1 Three transparent glazes made from different amounts of the same ingredients. Each is a different mixture of the K2O, Na2O, and CaO eutectics.

The concept of combining eutectics can also be extended by adding the eutectics of Li2O, ZnO, and BaO. Those of SrO and MgO can be used too, but because of their higher melting points, they don’t always produce transparent glazes, depending on the maturing temperature.

2 Glaze 452 White Satin Base fired to cone 8 in oxidation.3 Glaze 452 White Satin Base with added EPK kaolin, which makes it more transparent.

What About Other Glazes?

We can make transparent glazes by combining eutectics. But perhaps even more interesting is how we can use this idea to study other glazes. If we start with the unity molecular formula of any stoneware glaze and mathematically subtract the eutectics, we can see which oxides are not part of the glass. These are the excess oxides, giving a glaze its unique characteristics.

For instance, consider the following recipe: Glaze 452 (25% Whiting, 25% Nepheline Syenite, 5% EPK Kaolin, 45% Silica) is a cone 8 white satin base glaze (2). Subtracting the eutectics, we find the glaze character is due to excess CaO. Interestingly, this glaze can be made less opaque by adding kaolin (3). That doesn’t seem logical since we would normally think that adding kaolin would make the glaze less mature and perhaps more opaque. However, in this case, the Al2O3 and SiO2 from the kaolin combine with the excess CaO to make more glass. This doesn’t necessarily make a better glaze, but it demonstrates the principle.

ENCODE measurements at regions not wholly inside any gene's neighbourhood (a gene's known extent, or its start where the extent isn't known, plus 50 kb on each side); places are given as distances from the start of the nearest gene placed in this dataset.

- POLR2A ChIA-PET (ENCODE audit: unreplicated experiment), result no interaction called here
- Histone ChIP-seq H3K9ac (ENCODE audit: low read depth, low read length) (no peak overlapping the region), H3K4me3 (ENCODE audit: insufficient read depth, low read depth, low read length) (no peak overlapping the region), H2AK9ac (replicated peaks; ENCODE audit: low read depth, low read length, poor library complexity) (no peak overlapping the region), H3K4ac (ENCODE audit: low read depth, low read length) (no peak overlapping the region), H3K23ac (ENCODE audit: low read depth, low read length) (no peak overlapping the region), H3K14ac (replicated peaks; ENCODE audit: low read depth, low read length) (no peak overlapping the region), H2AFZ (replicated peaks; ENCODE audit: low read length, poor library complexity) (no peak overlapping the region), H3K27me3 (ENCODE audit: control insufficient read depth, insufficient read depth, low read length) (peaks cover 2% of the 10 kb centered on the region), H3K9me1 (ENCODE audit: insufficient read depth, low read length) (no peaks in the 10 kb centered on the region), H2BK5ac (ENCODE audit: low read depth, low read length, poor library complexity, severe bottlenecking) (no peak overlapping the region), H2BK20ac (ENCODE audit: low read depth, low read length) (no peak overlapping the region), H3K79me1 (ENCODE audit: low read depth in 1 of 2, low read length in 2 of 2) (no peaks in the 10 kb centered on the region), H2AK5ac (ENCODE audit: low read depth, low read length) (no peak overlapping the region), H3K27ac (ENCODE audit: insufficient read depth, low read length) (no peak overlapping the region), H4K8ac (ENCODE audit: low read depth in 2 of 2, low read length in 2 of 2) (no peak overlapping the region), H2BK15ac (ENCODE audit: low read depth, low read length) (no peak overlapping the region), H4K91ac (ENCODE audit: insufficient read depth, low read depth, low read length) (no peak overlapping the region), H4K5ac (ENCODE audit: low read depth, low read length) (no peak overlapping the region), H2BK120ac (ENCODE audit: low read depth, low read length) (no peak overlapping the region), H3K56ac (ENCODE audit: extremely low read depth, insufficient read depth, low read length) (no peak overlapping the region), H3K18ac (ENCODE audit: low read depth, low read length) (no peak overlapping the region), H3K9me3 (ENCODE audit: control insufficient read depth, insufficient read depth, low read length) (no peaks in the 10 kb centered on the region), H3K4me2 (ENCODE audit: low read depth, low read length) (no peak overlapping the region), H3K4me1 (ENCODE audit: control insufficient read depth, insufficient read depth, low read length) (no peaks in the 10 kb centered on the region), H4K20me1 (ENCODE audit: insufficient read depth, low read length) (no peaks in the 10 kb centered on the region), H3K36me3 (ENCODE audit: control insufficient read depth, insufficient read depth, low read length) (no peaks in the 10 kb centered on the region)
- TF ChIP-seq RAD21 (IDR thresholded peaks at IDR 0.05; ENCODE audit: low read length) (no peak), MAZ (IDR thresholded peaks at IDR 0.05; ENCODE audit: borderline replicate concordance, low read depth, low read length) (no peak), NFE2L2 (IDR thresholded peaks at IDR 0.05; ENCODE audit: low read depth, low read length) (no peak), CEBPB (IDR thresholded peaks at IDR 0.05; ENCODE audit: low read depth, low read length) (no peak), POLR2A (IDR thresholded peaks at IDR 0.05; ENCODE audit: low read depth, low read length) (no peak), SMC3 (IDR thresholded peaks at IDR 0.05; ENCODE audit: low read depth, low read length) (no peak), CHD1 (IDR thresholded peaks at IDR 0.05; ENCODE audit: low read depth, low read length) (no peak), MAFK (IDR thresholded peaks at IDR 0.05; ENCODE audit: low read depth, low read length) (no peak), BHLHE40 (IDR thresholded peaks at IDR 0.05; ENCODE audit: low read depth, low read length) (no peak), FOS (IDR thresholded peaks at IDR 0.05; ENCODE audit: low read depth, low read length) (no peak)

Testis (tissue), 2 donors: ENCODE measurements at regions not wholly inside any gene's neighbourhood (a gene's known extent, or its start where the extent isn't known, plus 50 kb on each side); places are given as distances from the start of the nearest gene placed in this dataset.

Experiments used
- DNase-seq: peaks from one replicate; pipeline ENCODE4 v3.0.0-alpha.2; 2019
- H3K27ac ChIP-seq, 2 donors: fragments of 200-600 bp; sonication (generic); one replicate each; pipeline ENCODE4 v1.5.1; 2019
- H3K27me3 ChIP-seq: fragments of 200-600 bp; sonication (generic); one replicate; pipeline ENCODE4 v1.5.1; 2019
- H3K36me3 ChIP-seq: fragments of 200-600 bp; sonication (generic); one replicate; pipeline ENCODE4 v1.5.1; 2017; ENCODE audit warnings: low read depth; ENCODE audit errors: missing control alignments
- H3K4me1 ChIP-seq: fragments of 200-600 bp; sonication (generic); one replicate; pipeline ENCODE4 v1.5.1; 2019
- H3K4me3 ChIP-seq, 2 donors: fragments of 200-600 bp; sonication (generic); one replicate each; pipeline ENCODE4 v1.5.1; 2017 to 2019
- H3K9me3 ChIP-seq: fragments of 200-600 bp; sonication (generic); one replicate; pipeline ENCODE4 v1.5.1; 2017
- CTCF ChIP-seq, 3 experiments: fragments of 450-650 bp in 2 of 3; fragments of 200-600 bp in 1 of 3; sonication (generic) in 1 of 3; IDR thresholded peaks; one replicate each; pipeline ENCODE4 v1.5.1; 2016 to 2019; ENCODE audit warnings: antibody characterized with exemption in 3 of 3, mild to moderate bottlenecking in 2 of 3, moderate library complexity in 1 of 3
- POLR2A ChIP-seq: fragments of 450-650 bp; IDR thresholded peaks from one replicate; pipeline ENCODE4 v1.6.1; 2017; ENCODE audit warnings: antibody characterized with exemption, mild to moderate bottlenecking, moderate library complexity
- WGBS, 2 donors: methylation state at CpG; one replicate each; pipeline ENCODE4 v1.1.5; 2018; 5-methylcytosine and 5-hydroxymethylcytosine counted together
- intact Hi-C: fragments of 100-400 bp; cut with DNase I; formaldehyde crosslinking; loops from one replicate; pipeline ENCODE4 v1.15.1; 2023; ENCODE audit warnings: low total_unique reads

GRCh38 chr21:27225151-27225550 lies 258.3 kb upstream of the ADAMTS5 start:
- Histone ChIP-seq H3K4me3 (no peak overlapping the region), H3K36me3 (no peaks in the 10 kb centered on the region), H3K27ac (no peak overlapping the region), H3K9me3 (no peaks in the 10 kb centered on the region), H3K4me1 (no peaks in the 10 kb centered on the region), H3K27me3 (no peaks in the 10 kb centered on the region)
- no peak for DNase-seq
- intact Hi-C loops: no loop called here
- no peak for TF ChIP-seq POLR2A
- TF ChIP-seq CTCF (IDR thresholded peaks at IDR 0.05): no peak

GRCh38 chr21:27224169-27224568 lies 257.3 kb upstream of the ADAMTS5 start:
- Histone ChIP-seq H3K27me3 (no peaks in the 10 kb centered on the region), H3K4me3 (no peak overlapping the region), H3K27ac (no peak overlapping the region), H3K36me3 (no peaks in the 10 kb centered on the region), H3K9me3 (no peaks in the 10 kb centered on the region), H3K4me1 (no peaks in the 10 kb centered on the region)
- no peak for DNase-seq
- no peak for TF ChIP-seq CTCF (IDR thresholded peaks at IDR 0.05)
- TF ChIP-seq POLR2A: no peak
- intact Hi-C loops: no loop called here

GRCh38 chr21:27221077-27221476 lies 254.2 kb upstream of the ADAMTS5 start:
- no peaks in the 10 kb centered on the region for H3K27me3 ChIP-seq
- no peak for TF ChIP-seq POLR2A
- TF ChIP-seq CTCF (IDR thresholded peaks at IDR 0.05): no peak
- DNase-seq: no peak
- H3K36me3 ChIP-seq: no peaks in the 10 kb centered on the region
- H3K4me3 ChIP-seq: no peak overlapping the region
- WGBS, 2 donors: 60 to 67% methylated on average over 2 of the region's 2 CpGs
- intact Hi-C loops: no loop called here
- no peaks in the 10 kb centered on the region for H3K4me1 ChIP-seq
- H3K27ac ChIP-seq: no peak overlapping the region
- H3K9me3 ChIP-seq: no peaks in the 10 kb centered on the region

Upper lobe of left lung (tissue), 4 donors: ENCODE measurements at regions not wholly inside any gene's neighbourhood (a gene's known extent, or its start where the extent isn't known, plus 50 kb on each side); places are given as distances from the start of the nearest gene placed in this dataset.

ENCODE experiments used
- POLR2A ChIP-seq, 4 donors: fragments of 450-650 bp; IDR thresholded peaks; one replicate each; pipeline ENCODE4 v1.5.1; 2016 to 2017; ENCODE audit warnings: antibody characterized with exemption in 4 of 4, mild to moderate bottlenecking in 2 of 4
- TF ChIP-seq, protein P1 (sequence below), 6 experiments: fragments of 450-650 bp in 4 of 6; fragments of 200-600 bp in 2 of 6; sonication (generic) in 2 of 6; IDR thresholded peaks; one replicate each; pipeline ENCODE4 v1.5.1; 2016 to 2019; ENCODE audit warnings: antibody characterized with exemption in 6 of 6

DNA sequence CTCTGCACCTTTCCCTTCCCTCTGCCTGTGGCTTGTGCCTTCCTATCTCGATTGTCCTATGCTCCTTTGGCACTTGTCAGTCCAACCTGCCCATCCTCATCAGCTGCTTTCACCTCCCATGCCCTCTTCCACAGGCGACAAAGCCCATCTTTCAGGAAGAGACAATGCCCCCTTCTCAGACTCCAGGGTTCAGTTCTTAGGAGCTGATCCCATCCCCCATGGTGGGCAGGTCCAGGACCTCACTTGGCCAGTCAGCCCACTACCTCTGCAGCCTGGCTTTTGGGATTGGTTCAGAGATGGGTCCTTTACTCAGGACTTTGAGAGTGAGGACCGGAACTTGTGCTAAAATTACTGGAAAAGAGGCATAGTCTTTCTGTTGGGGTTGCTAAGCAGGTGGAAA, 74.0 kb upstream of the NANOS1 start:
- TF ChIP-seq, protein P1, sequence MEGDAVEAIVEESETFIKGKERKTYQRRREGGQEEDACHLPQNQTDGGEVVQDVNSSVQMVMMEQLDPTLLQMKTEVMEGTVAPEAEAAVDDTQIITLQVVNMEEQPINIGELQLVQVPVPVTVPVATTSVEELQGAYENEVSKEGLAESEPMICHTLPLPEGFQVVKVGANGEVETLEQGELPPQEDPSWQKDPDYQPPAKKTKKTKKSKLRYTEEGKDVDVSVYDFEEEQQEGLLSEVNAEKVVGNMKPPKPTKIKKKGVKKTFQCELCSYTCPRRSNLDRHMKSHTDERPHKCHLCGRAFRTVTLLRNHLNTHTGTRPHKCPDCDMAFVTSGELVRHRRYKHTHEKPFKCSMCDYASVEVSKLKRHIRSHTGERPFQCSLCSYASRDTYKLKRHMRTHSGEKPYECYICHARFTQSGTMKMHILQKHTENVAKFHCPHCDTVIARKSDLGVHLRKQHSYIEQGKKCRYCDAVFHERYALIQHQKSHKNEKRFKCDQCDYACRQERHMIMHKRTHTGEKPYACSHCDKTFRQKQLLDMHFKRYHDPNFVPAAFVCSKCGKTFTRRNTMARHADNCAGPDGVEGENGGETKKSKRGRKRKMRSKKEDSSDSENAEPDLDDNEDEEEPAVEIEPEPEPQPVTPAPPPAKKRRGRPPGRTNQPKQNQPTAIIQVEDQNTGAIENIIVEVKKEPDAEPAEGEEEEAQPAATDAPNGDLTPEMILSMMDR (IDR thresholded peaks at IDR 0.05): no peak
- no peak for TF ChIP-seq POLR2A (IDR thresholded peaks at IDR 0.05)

Another example is the following recipe for a high-fire stony matte. When we subtract the eutectics, we find the excess oxides, in molecular units, are 0.10 CaO, 0.34 MgO, and 0.36 Al2O3. These excess oxides create the stony character and could be easily changed to adjust the glaze.


Making Eutectic Calculations

The method for making these calculations is straightforward but cumbersome. We start with the unity molecular formula of a glaze and subtract the available eutectic mixtures of the oxides. We do this one eutectic at a time, starting at the lowest melting point. I created a eutectic calculator, EuCal for short (in Microsoft Excel spreadsheet form) to simplify these calculations (4). The spreadsheet is available for download  at in the Departments section for the February 2018 issue. Download the file and save it directly to your computer. There is also a User Guide file that can be downloaded. It provides additional information about the calculator. This is not a commercial product and is provided to promote discussion of this topic. Spreadsheet programs other than Microsoft Excel may also run EuCal, but I have not tested any.


If you have experience with any of the full-featured commercial glaze calculators, EuCal should be fairly intuitive. Put in your recipe and see the unity formula. EuCal also shows you the unity formula of the eutectics-only glass part of the glaze and which oxides are in excess.

the author Robert Magnuson is a retired chemist and a potter. He was a student of Glenn C. Nelson at the University of Minnesota Duluth.

Topics: Glaze Chemistry